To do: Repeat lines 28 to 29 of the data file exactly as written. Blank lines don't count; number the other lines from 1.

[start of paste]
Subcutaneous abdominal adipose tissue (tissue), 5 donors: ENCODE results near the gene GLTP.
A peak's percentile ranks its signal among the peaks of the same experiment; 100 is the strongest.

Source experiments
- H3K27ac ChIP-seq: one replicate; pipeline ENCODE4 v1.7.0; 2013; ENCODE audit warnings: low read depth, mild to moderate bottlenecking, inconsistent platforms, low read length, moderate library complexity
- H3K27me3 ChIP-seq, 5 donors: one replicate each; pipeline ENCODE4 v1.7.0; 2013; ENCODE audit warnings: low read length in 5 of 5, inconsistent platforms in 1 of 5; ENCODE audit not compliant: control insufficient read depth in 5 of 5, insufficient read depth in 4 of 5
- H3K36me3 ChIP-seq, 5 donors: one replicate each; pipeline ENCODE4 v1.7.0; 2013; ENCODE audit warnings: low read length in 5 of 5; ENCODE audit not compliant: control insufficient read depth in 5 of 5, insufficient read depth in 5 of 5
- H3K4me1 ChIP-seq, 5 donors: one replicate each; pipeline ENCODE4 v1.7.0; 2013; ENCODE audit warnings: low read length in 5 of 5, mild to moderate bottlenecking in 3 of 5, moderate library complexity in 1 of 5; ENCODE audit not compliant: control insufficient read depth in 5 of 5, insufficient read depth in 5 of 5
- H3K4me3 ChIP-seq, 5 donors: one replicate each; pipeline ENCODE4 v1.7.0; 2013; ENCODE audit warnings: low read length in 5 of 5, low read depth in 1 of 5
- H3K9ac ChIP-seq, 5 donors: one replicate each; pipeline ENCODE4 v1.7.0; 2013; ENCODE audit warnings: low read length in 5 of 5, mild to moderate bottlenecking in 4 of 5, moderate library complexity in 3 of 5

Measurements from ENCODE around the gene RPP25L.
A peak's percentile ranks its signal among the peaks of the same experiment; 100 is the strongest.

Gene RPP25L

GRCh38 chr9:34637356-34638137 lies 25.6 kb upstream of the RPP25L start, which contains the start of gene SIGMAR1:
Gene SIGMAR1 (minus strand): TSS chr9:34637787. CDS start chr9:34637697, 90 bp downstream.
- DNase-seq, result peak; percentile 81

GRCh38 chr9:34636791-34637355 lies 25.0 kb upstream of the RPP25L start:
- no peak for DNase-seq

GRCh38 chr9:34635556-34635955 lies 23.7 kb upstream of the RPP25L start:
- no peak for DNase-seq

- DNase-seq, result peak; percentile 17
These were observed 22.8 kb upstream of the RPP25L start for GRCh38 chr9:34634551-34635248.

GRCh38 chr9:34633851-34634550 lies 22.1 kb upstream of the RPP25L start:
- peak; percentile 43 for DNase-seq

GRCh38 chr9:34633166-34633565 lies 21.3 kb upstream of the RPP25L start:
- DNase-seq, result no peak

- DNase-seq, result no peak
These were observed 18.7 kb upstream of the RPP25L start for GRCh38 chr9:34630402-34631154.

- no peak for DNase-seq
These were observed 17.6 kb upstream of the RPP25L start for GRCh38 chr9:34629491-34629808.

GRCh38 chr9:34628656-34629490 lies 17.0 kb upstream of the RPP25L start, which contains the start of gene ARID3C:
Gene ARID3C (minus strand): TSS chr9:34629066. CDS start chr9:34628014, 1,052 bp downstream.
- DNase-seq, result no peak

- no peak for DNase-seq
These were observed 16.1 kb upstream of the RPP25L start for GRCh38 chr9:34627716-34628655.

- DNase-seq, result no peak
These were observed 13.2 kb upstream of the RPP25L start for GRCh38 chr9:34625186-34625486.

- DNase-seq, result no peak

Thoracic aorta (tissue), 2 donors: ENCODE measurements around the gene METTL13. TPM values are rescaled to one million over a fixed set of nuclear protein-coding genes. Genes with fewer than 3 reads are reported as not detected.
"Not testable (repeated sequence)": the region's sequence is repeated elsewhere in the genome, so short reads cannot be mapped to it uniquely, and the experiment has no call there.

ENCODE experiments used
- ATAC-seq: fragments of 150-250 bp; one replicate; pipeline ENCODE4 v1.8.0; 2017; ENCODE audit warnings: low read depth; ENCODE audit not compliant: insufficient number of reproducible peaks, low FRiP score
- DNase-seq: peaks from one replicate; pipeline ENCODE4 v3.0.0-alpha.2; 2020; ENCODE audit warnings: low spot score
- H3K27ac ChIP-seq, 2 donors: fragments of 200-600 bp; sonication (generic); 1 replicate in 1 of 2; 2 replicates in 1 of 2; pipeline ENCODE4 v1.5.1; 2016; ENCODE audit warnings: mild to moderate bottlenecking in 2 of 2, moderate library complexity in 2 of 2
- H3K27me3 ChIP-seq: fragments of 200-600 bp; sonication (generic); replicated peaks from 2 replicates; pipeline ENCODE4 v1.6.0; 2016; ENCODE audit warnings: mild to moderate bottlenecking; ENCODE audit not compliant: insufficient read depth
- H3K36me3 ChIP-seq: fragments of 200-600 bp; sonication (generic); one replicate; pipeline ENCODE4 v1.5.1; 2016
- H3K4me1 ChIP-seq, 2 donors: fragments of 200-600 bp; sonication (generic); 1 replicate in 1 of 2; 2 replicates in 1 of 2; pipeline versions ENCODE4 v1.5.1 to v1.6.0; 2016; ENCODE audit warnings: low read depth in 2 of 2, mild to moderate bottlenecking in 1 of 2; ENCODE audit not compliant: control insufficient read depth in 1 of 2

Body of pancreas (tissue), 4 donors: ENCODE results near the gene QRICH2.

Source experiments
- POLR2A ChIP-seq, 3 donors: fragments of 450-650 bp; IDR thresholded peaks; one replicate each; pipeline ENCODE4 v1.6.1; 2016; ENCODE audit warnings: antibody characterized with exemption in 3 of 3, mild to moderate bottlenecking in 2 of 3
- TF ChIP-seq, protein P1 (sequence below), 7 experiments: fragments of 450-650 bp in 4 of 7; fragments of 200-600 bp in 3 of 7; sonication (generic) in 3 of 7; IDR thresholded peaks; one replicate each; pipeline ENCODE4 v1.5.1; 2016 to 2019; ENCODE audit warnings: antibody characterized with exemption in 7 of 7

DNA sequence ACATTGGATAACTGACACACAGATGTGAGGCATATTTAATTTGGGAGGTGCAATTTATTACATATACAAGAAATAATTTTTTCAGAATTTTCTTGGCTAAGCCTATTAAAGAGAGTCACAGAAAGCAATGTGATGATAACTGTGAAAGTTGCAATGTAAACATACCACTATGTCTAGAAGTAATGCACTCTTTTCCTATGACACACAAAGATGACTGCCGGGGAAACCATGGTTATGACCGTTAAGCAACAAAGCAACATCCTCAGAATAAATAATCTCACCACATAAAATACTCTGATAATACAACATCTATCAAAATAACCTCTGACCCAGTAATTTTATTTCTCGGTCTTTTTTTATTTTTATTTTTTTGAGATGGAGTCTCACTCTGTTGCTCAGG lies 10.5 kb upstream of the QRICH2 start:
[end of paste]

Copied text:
- no peak for DNase-seq
These were observed 17.6 kb upstream of the RPP25L start for GRCh38 chr9:34629491-34629808.